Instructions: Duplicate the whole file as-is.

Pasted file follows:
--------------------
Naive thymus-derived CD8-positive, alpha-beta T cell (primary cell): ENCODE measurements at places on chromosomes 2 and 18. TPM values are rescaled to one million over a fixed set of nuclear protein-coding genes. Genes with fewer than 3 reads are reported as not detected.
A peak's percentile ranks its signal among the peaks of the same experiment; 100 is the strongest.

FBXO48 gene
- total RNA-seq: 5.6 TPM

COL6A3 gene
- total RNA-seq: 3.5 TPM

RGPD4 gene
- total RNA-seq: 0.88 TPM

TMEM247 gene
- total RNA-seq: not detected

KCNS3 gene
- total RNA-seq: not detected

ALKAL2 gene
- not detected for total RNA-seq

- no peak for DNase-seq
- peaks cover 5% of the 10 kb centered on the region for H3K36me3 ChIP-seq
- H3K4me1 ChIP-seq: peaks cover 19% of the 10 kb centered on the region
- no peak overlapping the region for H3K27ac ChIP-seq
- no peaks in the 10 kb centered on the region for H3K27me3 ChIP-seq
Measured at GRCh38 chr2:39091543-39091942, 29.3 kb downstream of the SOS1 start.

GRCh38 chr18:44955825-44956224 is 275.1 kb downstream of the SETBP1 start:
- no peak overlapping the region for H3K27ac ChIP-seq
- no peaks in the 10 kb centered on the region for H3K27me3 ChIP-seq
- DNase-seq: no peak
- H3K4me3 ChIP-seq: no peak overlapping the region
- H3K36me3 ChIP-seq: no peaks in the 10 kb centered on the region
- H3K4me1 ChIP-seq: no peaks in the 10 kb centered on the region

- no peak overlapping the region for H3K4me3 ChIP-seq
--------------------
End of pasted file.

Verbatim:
Naive thymus-derived CD8-positive, alpha-beta T cell (primary cell): ENCODE measurements at places on chromosomes 2 and 18. TPM values are rescaled to one million over a fixed set of nuclear protein-coding genes. Genes with fewer than 3 reads are reported as not detected.
A peak's percentile ranks its signal among the peaks of the same experiment; 100 is the strongest.

FBXO48 gene
- total RNA-seq: 5.6 TPM

COL6A3 gene
- total RNA-seq: 3.5 TPM

RGPD4 gene
- total RNA-seq: 0.88 TPM

TMEM247 gene
- total RNA-seq: not detected

KCNS3 gene
- total RNA-seq: not detected

ALKAL2 gene
- not detected for total RNA-seq

- no peak for DNase-seq
- peaks cover 5% of the 10 kb centered on the region for H3K36me3 ChIP-seq
- H3K4me1 ChIP-seq: peaks cover 19% of the 10 kb centered on the region
- no peak overlapping the region for H3K27ac ChIP-seq
- no peaks in the 10 kb centered on the region for H3K27me3 ChIP-seq
Measured at GRCh38 chr2:39091543-39091942, 29.3 kb downstream of the SOS1 start.

GRCh38 chr18:44955825-44956224 is 275.1 kb downstream of the SETBP1 start:
- no peak overlapping the region for H3K27ac ChIP-seq
- no peaks in the 10 kb centered on the region for H3K27me3 ChIP-seq
- DNase-seq: no peak
- H3K4me3 ChIP-seq: no peak overlapping the region
- H3K36me3 ChIP-seq: no peaks in the 10 kb centered on the region
- H3K4me1 ChIP-seq: no peaks in the 10 kb centered on the region

- no peak overlapping the region for H3K4me3 ChIP-seq